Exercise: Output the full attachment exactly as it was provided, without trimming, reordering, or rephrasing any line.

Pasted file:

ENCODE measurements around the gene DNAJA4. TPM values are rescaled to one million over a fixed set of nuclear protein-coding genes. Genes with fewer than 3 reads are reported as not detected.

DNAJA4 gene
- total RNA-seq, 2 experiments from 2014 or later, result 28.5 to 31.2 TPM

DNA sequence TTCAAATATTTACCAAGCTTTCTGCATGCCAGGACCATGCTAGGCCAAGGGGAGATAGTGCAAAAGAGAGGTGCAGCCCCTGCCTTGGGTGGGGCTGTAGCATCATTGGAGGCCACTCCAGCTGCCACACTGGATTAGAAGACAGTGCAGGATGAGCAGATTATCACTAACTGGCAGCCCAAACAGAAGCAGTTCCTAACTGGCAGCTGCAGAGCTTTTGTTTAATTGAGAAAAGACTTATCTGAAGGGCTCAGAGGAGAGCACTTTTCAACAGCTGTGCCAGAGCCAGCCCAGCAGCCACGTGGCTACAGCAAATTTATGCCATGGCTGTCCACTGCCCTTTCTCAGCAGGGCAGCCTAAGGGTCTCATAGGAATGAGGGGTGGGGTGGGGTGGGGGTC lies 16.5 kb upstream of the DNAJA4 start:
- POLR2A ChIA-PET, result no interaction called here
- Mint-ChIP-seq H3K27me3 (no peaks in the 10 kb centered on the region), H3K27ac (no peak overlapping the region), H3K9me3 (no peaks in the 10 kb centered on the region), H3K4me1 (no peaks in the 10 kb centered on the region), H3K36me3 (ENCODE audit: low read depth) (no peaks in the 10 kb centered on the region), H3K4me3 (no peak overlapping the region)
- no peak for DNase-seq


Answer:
ENCODE measurements around the gene DNAJA4. TPM values are rescaled to one million over a fixed set of nuclear protein-coding genes. Genes with fewer than 3 reads are reported as not detected.

DNAJA4 gene
- total RNA-seq, 2 experiments from 2014 or later, result 28.5 to 31.2 TPM

DNA sequence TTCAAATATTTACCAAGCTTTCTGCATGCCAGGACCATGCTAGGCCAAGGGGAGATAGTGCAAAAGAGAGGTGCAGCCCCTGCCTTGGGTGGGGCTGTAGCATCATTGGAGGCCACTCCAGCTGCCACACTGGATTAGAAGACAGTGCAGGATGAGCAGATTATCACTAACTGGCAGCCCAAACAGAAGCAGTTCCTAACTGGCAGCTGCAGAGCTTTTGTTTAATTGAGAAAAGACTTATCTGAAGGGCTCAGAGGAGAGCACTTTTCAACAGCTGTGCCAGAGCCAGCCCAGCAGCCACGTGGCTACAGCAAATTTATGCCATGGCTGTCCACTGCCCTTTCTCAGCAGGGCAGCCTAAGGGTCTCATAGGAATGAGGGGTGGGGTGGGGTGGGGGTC lies 16.5 kb upstream of the DNAJA4 start:
- POLR2A ChIA-PET, result no interaction called here
- Mint-ChIP-seq H3K27me3 (no peaks in the 10 kb centered on the region), H3K27ac (no peak overlapping the region), H3K9me3 (no peaks in the 10 kb centered on the region), H3K4me1 (no peaks in the 10 kb centered on the region), H3K36me3 (ENCODE audit: low read depth) (no peaks in the 10 kb centered on the region), H3K4me3 (no peak overlapping the region)
- no peak for DNase-seq